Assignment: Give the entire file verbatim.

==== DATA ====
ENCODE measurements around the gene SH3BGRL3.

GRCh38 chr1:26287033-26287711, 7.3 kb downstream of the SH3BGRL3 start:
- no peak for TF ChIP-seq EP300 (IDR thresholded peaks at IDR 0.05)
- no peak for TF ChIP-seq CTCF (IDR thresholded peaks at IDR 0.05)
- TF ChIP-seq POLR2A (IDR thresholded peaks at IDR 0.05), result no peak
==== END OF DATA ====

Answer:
ENCODE measurements around the gene SH3BGRL3.

GRCh38 chr1:26287033-26287711, 7.3 kb downstream of the SH3BGRL3 start:
- no peak for TF ChIP-seq EP300 (IDR thresholded peaks at IDR 0.05)
- no peak for TF ChIP-seq CTCF (IDR thresholded peaks at IDR 0.05)
- TF ChIP-seq POLR2A (IDR thresholded peaks at IDR 0.05), result no peak